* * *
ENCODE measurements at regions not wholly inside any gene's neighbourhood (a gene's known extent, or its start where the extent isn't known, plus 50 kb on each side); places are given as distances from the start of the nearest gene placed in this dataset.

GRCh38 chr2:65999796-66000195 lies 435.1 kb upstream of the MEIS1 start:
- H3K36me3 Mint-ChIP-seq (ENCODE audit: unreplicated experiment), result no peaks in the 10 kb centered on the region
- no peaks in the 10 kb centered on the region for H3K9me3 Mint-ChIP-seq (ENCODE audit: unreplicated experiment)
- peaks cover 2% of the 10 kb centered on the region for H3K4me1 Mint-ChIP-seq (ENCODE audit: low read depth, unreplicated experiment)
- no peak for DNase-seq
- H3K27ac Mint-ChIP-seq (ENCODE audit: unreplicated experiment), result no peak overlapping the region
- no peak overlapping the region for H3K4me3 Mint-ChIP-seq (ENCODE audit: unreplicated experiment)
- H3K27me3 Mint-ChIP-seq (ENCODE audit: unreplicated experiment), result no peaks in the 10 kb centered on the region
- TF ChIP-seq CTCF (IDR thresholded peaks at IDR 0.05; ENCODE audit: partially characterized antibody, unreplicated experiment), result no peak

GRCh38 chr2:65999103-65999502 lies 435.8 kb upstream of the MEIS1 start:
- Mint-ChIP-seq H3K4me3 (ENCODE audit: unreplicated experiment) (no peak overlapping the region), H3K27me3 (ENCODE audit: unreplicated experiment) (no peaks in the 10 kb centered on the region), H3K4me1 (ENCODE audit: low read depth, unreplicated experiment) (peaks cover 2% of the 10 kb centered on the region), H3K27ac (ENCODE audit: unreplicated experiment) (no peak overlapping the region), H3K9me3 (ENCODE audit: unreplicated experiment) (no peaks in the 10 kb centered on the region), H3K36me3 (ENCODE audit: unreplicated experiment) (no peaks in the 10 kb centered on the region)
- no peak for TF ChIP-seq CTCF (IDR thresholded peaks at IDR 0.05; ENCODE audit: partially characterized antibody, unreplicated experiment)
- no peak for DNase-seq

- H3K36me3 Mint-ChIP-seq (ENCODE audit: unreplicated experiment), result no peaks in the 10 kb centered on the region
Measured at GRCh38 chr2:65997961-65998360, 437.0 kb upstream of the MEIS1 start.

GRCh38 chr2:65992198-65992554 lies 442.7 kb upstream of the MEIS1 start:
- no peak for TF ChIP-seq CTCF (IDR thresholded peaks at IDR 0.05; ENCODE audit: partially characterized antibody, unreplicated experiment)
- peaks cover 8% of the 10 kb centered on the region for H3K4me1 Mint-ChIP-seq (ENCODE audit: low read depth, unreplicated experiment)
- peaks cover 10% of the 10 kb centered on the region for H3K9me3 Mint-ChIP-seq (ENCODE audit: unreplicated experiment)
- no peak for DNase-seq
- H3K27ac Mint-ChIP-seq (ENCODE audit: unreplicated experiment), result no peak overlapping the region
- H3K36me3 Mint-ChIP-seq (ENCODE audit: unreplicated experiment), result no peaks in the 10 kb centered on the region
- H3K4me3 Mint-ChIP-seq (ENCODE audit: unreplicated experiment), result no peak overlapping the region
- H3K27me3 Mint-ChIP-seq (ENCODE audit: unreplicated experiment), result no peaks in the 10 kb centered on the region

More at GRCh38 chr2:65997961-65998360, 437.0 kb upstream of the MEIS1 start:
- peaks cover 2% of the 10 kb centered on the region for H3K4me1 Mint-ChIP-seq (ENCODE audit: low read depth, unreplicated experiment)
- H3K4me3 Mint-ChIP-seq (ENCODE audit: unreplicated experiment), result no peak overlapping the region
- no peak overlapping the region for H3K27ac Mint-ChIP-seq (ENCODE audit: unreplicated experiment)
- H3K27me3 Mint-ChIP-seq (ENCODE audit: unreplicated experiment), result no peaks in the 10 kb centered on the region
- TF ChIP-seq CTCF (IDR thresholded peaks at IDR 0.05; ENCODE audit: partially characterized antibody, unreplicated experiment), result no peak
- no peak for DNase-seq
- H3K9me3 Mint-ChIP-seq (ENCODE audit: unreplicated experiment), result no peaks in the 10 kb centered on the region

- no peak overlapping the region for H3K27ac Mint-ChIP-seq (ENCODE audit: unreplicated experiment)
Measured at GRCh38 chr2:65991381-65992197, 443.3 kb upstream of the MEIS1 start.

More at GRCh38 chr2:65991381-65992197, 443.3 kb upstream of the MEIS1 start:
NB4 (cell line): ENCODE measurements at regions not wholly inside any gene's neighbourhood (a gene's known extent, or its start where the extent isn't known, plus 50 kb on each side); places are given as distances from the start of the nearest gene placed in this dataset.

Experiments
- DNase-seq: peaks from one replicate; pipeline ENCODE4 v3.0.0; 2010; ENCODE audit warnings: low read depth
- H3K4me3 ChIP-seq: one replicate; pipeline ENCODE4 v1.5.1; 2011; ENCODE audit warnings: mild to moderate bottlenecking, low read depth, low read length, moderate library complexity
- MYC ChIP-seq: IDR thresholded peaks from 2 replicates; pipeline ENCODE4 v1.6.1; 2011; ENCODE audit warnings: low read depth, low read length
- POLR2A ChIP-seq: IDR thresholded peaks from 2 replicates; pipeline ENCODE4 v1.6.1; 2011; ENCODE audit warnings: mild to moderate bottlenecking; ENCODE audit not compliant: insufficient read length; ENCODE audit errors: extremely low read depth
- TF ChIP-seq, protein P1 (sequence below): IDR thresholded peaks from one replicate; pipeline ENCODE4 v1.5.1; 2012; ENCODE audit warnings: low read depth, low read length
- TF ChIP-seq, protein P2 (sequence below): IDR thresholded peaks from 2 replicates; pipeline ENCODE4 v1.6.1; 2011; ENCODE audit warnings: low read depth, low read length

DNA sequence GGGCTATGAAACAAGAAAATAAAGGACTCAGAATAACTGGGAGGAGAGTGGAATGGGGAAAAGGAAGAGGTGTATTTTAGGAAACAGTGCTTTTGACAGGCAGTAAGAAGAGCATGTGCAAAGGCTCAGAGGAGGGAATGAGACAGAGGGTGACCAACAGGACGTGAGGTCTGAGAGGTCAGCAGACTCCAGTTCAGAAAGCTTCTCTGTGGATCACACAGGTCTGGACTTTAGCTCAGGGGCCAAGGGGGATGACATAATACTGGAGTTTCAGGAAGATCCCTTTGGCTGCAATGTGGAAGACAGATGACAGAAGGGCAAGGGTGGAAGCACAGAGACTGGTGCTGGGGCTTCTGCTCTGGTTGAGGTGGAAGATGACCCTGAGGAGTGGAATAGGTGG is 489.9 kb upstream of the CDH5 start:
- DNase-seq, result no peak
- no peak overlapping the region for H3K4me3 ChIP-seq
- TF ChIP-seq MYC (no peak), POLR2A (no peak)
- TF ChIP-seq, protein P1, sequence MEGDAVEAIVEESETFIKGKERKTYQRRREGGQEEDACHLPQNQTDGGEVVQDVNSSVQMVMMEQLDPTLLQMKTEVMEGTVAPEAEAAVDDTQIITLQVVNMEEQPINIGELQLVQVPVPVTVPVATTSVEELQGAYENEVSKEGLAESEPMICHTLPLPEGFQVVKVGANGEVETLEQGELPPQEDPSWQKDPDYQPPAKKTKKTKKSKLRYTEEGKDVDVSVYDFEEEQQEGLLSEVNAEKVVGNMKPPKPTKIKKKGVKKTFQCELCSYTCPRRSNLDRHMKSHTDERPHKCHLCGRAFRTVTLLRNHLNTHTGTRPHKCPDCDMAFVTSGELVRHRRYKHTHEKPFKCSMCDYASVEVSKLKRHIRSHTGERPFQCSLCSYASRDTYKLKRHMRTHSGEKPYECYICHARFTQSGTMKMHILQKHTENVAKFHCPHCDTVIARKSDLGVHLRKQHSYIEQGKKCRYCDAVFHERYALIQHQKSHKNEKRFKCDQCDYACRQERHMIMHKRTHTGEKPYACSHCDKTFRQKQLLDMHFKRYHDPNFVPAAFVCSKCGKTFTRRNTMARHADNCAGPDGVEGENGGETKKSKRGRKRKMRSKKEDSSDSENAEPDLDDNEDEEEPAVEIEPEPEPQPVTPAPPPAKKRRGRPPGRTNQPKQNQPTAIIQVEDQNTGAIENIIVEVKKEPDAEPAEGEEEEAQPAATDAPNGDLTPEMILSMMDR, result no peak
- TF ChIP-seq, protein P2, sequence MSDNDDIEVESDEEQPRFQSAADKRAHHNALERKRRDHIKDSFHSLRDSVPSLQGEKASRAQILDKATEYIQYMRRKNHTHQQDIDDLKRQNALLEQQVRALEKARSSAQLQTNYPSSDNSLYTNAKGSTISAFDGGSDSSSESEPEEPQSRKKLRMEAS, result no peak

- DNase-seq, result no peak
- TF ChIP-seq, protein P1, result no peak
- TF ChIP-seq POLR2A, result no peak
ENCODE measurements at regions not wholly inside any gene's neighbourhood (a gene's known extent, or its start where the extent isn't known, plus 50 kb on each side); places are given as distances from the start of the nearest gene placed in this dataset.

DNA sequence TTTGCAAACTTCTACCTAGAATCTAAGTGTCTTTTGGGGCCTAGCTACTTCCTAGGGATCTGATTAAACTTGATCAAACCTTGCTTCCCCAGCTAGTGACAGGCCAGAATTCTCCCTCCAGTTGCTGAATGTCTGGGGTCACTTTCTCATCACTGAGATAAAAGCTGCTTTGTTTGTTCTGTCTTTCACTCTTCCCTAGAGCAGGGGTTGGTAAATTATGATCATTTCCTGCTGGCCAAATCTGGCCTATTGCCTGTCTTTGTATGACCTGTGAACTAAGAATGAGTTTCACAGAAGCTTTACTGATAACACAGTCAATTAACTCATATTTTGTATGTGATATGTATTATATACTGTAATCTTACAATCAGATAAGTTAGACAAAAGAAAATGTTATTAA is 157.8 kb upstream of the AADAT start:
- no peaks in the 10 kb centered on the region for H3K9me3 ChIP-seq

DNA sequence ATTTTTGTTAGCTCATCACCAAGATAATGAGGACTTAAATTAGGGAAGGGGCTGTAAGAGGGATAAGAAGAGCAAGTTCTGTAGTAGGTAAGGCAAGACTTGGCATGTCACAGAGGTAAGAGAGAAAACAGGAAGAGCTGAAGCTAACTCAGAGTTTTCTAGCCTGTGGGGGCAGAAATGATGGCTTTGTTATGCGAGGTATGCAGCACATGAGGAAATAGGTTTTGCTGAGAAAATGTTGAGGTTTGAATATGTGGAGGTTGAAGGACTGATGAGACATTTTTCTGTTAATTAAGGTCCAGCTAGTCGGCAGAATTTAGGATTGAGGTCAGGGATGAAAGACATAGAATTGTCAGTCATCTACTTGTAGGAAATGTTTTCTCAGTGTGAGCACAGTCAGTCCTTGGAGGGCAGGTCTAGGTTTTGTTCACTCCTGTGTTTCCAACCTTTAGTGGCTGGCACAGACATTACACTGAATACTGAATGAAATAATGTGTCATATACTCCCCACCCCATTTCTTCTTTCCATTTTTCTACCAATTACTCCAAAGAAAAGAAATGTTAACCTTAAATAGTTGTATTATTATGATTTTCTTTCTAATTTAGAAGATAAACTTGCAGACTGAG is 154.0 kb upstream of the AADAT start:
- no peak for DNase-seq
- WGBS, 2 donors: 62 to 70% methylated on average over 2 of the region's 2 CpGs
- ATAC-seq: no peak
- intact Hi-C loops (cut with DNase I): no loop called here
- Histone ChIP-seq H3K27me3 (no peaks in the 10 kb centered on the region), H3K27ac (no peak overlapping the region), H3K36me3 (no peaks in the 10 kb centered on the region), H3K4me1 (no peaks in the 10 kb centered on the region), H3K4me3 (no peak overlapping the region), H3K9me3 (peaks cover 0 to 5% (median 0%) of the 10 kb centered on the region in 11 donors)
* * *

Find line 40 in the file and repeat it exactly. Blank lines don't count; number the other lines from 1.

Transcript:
- H3K4me3 ChIP-seq: one replicate; pipeline ENCODE4 v1.5.1; 2011; ENCODE audit warnings: mild to moderate bottlenecking, low read depth, low read length, moderate library complexity